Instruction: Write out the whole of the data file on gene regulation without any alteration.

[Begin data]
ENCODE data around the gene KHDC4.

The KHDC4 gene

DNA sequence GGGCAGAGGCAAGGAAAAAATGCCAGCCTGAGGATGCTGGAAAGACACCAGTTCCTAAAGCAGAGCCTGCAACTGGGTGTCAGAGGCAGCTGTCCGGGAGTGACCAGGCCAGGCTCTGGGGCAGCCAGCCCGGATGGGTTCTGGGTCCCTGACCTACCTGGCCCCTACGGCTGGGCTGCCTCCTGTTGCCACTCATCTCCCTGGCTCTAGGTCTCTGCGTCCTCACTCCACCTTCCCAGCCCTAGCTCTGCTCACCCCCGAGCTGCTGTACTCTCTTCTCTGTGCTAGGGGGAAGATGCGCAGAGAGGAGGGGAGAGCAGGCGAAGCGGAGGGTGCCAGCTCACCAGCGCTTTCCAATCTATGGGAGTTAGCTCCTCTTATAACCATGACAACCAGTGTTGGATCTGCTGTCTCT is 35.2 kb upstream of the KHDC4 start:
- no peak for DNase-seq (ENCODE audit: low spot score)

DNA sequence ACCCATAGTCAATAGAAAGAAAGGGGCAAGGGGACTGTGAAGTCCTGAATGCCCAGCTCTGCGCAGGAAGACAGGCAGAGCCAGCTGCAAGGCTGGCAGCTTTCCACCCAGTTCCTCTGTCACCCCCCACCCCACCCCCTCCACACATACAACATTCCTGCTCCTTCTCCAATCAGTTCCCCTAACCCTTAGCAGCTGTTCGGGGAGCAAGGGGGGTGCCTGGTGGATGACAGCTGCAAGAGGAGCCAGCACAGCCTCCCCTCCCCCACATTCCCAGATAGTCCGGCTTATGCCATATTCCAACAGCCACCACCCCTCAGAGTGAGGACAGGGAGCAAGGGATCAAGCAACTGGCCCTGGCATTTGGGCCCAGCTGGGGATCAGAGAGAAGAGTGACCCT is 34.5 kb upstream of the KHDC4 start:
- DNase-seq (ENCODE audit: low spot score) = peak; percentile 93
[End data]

ENCODE data around the gene KHDC4.

The KHDC4 gene

DNA sequence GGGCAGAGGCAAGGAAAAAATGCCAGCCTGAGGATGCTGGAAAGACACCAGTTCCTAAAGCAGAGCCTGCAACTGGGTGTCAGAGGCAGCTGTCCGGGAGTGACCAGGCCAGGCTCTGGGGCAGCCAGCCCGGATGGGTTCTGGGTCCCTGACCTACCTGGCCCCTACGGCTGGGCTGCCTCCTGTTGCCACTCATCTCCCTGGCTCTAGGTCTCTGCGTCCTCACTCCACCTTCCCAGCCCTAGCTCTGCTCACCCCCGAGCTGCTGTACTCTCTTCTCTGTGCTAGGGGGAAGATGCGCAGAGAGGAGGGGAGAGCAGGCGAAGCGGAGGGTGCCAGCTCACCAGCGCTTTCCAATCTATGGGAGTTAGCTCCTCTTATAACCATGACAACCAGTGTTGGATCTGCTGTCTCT is 35.2 kb upstream of the KHDC4 start:
- no peak for DNase-seq (ENCODE audit: low spot score)

DNA sequence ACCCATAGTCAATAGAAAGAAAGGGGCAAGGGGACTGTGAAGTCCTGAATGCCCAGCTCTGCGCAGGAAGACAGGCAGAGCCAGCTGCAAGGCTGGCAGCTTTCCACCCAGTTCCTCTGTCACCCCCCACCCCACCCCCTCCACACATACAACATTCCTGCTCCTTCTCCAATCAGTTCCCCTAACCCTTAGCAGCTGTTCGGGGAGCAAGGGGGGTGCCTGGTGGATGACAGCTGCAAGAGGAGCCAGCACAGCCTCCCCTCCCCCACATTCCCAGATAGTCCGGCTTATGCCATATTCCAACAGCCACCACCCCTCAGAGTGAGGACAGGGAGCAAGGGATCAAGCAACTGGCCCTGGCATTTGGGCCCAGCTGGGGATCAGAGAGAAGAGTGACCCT is 34.5 kb upstream of the KHDC4 start:
- DNase-seq (ENCODE audit: low spot score) = peak; percentile 93